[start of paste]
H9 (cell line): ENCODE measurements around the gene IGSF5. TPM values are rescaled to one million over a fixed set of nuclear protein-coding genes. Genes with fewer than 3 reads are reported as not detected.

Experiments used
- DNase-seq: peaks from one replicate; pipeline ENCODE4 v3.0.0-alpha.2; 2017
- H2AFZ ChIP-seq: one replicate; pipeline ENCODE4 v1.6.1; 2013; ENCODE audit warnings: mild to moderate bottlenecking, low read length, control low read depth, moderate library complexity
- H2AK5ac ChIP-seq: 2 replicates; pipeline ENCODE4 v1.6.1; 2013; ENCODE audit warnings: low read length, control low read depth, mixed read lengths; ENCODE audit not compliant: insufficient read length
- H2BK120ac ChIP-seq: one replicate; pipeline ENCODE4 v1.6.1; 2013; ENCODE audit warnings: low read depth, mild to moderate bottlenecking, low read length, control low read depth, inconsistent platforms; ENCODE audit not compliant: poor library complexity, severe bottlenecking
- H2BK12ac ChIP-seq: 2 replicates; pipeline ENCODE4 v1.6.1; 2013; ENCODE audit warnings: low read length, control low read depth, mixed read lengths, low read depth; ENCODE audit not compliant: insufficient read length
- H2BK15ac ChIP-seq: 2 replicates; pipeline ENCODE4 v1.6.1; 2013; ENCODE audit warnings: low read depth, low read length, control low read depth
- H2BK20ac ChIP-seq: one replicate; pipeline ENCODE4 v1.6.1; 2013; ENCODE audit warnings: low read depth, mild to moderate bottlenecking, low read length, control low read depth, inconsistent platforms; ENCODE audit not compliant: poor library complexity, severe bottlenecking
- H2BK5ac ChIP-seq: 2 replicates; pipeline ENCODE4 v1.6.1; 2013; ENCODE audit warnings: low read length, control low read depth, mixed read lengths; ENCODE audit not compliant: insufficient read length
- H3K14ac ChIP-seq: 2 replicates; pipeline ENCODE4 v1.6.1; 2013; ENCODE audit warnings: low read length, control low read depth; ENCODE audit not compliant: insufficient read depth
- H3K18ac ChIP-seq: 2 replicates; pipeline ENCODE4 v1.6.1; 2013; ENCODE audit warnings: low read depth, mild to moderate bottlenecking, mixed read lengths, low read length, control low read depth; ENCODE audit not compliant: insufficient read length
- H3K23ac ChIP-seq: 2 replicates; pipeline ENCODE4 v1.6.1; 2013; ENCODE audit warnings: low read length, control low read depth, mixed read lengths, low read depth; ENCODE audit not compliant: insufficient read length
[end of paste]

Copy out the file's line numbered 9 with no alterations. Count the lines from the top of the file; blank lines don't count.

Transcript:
- H2BK20ac ChIP-seq: one replicate; pipeline ENCODE4 v1.6.1; 2013; ENCODE audit warnings: low read depth, mild to moderate bottlenecking, low read length, control low read depth, inconsistent platforms; ENCODE audit not compliant: poor library complexity, severe bottlenecking